Wednesday, May 13, 2009

Movie Log: Frost/Nixon

Frost/Nixon is a filmed play that at times flirts with being a fake documentary -- even though most of its scenes clearly couldn't have been filmed at the time. So there are "interviews" with some of the major characters, presumably done months or years after the main action of the movie, and the camera generally avoids obvious movement to maintain a "fly on the wall" feeling.

This is, of course, the story of David Frost's interviews with President Nixon, which took place in early 1977, three years after Nixon resigned rather than be impeached. The movie elides those three years in its first ten minutes, running from Watergate into the negotiations for the interviews as if they were only a few months apart. Frost was a minor British TV personality; he'd been kicking around the media world for more than a decade -- he actually had a fawning interview with Nixon a decade before, which the movie doesn't mention -- and had recently lost some fairly high-profile TV work, so he was looking to revitalize his career.

There's a mythology about these interviews, and both the play Frost/Nixon and this movie version of that play entirely buy into that mythology -- that this was a confrontation that only one man could "win," and that Frost was overmatched by Nixon's superior experience, guile, and pure lungpower until the very last day of filming, when Frost pulled out a newly-discovered smoking gun and finally won by getting Nixon to apologize for Watergate and to say "When the president does it, that means it's not illegal." (This is yet another manifestation of the American tendency to see every aspect of life as if it were an athletic contest.) It's not entirely true, but it's a story, and people love stories.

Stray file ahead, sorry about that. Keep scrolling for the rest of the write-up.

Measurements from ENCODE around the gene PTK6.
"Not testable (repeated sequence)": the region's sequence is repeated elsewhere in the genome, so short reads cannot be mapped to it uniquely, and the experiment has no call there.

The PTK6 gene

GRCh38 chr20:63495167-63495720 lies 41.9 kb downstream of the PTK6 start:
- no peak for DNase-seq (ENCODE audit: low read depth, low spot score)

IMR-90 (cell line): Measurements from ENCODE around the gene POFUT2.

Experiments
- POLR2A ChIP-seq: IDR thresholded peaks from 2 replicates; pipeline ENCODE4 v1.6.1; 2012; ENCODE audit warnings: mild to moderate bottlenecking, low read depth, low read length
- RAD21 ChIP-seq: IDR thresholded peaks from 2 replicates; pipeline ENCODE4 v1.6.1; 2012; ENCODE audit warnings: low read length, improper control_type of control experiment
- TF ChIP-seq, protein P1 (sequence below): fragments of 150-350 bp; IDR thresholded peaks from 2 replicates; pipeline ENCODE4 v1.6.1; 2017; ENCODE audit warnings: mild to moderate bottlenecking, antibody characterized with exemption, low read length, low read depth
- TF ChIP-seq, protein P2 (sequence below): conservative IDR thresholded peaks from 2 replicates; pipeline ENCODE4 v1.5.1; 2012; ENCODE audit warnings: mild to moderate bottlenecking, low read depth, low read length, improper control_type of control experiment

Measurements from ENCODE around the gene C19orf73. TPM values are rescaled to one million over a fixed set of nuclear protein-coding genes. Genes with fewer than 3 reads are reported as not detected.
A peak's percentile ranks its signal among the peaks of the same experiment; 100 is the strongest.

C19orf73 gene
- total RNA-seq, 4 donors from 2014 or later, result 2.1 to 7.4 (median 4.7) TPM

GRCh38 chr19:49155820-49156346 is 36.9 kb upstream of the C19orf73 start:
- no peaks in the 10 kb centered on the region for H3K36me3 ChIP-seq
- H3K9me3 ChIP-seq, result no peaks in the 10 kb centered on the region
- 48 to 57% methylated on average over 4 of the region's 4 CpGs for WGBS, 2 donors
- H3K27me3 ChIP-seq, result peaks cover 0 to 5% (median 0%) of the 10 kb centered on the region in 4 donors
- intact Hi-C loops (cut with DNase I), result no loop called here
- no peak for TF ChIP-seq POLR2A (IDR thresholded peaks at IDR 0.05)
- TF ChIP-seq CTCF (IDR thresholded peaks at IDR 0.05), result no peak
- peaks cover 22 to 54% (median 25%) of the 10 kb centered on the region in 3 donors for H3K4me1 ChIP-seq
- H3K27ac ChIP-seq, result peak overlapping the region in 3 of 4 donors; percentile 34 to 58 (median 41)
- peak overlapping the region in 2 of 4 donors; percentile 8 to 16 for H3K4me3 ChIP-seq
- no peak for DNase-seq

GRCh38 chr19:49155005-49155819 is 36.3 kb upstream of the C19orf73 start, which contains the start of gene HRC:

Frost/Nixon also is a political movie in the tradition of All the President's Men, so a secondary focus is on Frost's team -- played by Sam Rockwell, Oliver Platt, and Mathew Macfayden -- as they plow through documents and argue with each other like Woodstein.

So there's quite a lot of shiny surface to Frost/Nixon; it's a well-planned and -executed Hollywood product, finely acted and lit and sound-designed and cinematographed and probably craft-tabled, too. This story has now been doubly dramatized: once for the stage and then again for the screen, and it's gotten larger and more templated each time as it's gotten a bit farther away from the reality. But it's still reasonably close to the reality, and it's good to see a movie that really does focus on two actors (Michael Sheen as Frost and Frank Langella as Nixon, both reprising their roles from the play) talking at each other.

1 comment:

Kaz Augustin said...

Now, I enjoyed the movie but Frank Langella's voicing of Nixon was the thing that bothered me. Sometimes, I could hardly understand what he was saying. Mega-plummy.

When I then went to see videos of Nixon himself (yes, I'm that boring), the contrast -- to me -- was stark. And I wondered how/if the theatre audience had problems with Langella's voice too, the stage being a more unforgiving medium.

Also, considering Nixon's real voice is "lighter", I thought the psychological sparring would have been better and more ambiguous, and therefore more dramatic, using this lighter voice, where it wasn't quite so obvious that Nixon was supposed to be the "dark" and Frost was the illuminating "light". Or am I reading too much into all of this, Andrew?

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